A toy dog, intelligent, alert, sturdy, with a thickset, short body, a smart carriage and set-up, attracting attention by an almost human expression. There are two distinct types of coat: rough or smooth. Except for coat, there is no difference between the two.
There is always a possibility of congenital (present at birth but not necessarily heritable) or genetic (heritable) defects in any living creature and that includes Griffons. Brussels Griffons should be checked as puppies and adults for heart problems, eye defects such as cataracts, and orthopedic problems such as patella luxation (slipping knee caps) and hip dysplaysia. Information on other health concerns can be found at www.brussels-griffon.info, click on Breed Health Information.
Many national breed club members individually or collectively support health research and related studies for the breed through donations to the Brussels Griffon Fund at the AKC Canine Health Foundation and the American Brussels Griffon Association Health Foundation. Supporting canine health helps ensure a healthy future for all dogs.
Brussels Griffons are like Velcro with four legs. They prefer being close to their owners—that is, when they’re not tearing around the house or yard to burn off his excessive energy. Griffs are social, friendly, and easily trained and will usually get along well with other family pets and well-behaved children. They have a low threshold for loneliness, though, so families who are home often will be the best fit for this breed.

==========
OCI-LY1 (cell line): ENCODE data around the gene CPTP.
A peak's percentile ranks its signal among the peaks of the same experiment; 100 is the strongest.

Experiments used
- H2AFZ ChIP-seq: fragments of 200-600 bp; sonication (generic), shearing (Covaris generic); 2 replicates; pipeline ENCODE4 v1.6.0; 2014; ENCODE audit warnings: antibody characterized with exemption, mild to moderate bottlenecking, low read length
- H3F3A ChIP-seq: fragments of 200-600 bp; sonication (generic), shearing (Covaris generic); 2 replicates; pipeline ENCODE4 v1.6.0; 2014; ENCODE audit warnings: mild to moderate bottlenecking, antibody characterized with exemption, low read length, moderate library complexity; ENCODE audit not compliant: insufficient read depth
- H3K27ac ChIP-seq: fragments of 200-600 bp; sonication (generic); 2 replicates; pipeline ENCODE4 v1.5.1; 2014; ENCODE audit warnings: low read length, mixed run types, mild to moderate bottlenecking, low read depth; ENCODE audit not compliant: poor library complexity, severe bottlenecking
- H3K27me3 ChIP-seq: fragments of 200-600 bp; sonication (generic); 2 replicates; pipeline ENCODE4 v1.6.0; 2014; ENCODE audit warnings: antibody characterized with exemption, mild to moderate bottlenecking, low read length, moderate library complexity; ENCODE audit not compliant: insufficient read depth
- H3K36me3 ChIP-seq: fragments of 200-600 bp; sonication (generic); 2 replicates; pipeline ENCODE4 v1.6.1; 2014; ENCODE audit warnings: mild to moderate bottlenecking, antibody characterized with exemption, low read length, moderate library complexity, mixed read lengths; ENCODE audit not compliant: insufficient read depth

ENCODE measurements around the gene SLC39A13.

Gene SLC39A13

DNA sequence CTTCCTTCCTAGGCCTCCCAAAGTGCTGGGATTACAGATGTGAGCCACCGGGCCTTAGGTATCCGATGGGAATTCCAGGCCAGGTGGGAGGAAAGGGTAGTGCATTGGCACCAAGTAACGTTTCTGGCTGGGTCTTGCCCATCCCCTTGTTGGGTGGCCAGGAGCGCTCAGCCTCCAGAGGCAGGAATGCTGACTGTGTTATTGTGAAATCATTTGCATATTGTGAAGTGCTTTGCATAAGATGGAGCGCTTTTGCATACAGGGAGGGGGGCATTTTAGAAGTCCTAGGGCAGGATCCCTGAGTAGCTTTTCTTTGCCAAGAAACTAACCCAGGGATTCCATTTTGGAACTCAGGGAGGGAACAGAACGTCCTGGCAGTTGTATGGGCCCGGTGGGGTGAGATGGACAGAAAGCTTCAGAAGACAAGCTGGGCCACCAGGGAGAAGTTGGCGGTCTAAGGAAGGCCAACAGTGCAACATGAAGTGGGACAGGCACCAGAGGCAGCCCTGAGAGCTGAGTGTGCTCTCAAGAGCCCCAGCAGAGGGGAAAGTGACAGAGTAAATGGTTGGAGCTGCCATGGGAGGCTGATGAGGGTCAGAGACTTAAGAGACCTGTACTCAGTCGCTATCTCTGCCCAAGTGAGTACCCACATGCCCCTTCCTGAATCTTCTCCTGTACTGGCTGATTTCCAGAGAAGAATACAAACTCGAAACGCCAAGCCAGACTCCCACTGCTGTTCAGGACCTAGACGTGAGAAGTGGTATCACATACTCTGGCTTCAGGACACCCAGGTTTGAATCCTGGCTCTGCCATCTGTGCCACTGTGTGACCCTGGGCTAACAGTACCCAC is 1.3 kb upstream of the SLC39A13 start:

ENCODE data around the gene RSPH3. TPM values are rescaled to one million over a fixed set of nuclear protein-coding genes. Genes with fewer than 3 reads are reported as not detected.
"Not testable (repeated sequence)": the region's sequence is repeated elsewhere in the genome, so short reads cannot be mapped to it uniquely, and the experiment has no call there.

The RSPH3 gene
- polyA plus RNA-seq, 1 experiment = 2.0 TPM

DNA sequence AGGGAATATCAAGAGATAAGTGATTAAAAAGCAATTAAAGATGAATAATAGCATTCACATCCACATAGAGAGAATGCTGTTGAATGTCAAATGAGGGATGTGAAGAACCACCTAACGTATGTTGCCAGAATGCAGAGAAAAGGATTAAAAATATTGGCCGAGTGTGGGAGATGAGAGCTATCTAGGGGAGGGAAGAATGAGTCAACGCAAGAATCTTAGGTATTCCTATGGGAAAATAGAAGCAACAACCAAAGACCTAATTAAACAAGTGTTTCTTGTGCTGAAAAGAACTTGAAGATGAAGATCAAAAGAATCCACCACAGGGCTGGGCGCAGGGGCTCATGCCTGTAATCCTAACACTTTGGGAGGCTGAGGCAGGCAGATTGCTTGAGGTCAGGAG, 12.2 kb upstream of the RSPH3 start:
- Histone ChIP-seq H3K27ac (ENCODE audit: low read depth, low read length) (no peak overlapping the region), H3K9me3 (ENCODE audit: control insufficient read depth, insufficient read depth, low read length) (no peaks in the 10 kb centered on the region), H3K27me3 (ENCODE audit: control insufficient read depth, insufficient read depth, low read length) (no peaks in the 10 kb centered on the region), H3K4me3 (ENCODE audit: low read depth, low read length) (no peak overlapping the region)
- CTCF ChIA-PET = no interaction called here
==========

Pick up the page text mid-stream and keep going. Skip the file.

Each coat needs twice-weekly brushing and shaping every three months. The smooth-coated variety requires very little care other than seasonal raking of the undercoat. The rough-coated variety must be hand-stripped to keep tidy for showing. Clipping can be an alternative for companion dogs. Their nails should be trimmed regularly to avoid overgrowth and cracking. Their ears should be checked regularly to avoid a buildup of wax and debris which can result in an infection. Teeth should be brushed regularly.